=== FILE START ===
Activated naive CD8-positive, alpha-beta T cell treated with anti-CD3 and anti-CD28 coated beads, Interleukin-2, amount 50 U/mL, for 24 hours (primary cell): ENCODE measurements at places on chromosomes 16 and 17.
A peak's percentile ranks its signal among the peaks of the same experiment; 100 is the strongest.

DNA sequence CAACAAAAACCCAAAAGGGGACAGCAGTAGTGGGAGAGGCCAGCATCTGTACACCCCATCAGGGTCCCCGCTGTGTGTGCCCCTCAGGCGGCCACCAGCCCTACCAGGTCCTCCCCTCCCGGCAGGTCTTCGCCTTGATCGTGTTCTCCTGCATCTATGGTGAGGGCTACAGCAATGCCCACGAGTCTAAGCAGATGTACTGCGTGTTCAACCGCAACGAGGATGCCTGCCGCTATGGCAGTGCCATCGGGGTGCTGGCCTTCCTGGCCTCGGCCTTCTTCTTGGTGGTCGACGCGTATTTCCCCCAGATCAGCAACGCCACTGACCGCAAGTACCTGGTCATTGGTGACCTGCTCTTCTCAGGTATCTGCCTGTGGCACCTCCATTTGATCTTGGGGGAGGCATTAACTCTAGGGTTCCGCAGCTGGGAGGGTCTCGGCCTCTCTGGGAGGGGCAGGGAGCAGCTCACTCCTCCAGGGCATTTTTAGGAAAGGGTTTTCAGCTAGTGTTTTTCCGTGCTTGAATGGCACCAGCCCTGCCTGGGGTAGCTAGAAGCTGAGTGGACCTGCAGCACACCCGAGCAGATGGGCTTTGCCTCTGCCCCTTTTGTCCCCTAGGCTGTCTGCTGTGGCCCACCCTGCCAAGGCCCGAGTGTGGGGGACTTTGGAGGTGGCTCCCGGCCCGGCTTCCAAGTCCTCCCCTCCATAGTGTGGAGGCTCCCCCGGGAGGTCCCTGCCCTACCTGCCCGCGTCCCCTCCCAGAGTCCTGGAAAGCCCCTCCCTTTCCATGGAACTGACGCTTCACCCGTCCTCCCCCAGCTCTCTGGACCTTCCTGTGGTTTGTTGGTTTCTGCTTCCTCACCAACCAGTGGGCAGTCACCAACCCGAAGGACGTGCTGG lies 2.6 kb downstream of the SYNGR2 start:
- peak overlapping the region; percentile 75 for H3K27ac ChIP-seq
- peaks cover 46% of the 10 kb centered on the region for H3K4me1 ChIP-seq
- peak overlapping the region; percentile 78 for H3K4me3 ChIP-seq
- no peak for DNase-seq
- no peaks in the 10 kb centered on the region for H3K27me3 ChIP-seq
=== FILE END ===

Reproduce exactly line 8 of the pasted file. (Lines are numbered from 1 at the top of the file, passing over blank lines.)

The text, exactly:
- no peaks in the 10 kb centered on the region for H3K27me3 ChIP-seq